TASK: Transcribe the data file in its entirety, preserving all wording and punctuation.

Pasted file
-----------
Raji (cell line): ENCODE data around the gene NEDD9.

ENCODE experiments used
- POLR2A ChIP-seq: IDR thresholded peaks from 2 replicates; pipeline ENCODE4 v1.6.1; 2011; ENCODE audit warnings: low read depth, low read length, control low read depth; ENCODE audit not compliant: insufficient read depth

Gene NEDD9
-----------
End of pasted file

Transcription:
Raji (cell line): ENCODE data around the gene NEDD9.

ENCODE experiments used
- POLR2A ChIP-seq: IDR thresholded peaks from 2 replicates; pipeline ENCODE4 v1.6.1; 2011; ENCODE audit warnings: low read depth, low read length, control low read depth; ENCODE audit not compliant: insufficient read depth

Gene NEDD9